American Essence

How One Teacher is Using Geocaching to Inspire A Love for Nature and Geography in Kids

Geocaching is a fun activity sure to inspire love for the great outdoors
BY Janice Abernethy TIMEJuly 7, 2022 PRINT

What child, or adult for that matter, doesn’t love the thought of going on a treasure hunt? Did you know that there are real-world treasure hunts that you and your family can participate in no matter where you are traveling or where you live? Well, that is exactly what geocaching is! With summer upon us, geocaching is a great way to get outdoors and learn, and it’s fun for all ages.

There are millions of “treasures” or “geocaches” hidden all over the world. Yes, I said world! There are official treasures called geocaches registered on the internet site To find them, you must become a member and download the geocache app. Although the app does cost about $10, everything else about geocaching is absolutely free. After you make an account, you can search for “geocaches near me” or you can specify an area if you are going on a trip. After using filters like “within 5 miles,” or “easy,” or “handicap accessible,” you will come up with a list of geocaches you can search for. Choose one, and you are on your way to finding your first treasure!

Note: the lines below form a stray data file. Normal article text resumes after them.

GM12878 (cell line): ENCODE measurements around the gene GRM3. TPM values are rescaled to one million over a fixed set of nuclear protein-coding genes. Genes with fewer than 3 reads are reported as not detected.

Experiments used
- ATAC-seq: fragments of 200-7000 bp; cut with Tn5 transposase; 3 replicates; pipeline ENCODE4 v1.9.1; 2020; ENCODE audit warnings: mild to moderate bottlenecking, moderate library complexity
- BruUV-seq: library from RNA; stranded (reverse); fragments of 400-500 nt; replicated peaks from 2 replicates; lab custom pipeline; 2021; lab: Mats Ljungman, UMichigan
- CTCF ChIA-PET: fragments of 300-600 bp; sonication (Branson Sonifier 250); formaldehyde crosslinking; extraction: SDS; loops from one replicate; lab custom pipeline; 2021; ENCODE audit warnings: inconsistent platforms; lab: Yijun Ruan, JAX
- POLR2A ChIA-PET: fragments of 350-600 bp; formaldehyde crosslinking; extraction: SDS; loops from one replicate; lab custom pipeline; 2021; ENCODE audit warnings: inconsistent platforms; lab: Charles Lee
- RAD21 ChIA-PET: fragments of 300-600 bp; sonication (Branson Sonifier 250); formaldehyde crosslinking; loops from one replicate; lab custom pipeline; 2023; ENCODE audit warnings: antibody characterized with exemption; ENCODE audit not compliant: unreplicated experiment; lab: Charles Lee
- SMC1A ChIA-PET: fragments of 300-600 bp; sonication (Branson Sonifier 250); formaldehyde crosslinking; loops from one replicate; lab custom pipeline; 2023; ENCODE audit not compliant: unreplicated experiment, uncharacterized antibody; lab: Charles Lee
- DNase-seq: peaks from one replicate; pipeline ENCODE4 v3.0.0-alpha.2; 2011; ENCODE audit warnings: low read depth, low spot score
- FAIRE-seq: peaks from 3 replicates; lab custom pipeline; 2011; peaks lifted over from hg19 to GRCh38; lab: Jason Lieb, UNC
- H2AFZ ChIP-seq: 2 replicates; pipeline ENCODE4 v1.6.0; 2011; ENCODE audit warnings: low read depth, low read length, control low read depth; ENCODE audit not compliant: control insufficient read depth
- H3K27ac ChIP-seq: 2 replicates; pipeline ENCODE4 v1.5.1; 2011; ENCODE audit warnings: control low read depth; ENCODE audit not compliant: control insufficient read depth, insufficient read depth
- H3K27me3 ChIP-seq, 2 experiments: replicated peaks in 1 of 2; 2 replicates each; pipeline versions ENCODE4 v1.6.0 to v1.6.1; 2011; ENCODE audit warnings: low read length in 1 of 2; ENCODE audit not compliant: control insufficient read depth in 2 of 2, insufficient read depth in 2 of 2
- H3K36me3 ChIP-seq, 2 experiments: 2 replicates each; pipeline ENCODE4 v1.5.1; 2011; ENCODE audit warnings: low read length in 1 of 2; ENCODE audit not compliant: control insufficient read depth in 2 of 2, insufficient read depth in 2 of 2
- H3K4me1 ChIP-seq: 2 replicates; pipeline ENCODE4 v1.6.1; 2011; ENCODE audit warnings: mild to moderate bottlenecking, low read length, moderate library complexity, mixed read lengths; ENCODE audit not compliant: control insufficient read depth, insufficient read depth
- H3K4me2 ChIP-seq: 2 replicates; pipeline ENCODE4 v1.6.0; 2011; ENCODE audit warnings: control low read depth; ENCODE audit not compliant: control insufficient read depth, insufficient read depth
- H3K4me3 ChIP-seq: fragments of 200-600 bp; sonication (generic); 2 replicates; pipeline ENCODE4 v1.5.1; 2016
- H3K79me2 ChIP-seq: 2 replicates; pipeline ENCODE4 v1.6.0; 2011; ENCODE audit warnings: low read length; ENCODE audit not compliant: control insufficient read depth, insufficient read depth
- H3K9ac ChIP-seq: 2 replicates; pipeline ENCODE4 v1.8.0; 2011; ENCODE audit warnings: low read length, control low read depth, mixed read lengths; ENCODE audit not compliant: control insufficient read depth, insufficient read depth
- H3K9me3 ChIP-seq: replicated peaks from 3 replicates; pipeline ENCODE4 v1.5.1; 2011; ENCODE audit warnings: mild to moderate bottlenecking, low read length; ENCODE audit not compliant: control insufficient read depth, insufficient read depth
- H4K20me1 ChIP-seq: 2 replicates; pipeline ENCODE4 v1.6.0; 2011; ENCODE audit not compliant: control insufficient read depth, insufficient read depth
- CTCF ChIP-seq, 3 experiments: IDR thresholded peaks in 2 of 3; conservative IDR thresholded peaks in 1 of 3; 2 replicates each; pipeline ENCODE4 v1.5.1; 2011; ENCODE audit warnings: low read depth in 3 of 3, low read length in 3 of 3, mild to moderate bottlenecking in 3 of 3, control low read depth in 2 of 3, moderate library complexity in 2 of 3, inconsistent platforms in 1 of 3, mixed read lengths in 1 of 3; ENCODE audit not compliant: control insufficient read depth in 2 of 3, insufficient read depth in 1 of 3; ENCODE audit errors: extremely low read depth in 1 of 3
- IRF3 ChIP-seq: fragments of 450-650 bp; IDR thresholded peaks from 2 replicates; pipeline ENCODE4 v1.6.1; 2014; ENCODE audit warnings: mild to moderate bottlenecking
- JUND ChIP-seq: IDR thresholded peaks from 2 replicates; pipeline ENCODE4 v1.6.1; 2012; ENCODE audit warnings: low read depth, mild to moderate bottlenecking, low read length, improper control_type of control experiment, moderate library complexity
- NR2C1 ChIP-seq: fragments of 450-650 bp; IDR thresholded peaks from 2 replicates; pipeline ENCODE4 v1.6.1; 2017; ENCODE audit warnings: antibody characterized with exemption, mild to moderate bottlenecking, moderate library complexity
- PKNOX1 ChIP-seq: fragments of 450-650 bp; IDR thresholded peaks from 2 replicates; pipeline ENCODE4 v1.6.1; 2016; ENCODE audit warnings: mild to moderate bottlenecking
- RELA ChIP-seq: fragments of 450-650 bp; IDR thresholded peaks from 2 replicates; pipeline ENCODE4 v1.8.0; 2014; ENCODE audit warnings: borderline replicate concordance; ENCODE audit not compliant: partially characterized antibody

If you are a teacher or even a parent, you can use geocaching as an educational activity, but most importantly it is a family activity that is fun for all ages. Here is how I used it in my fifth grade classroom. Use it as I did or adapt it to fit your situation.

Latitude and Longitude

One evening, I was preparing a geography lesson on latitude and longitude. As all good teachers do, I wanted to begin by making it relevant. I looked up the latitude and longitude of the school where I taught.

“Hmmm… interesting,” I thought to myself. “Those are the same numbers that most of the GPS coordinates begin with when I am looking for geocaches in the area with my friends after school.” The lightbulb went on, and after 40-some years I suddenly understood the real meaning of those “imaginary lines” I was taught about in fifth grade! I suddenly knew the meaning of the GPS coordinates, too. They were the same thing! Maybe I should be embarrassed, but I told you anyway. The moral of the story is I now knew how I was going to teach my students latitude and longitude. I would teach them about geocaching.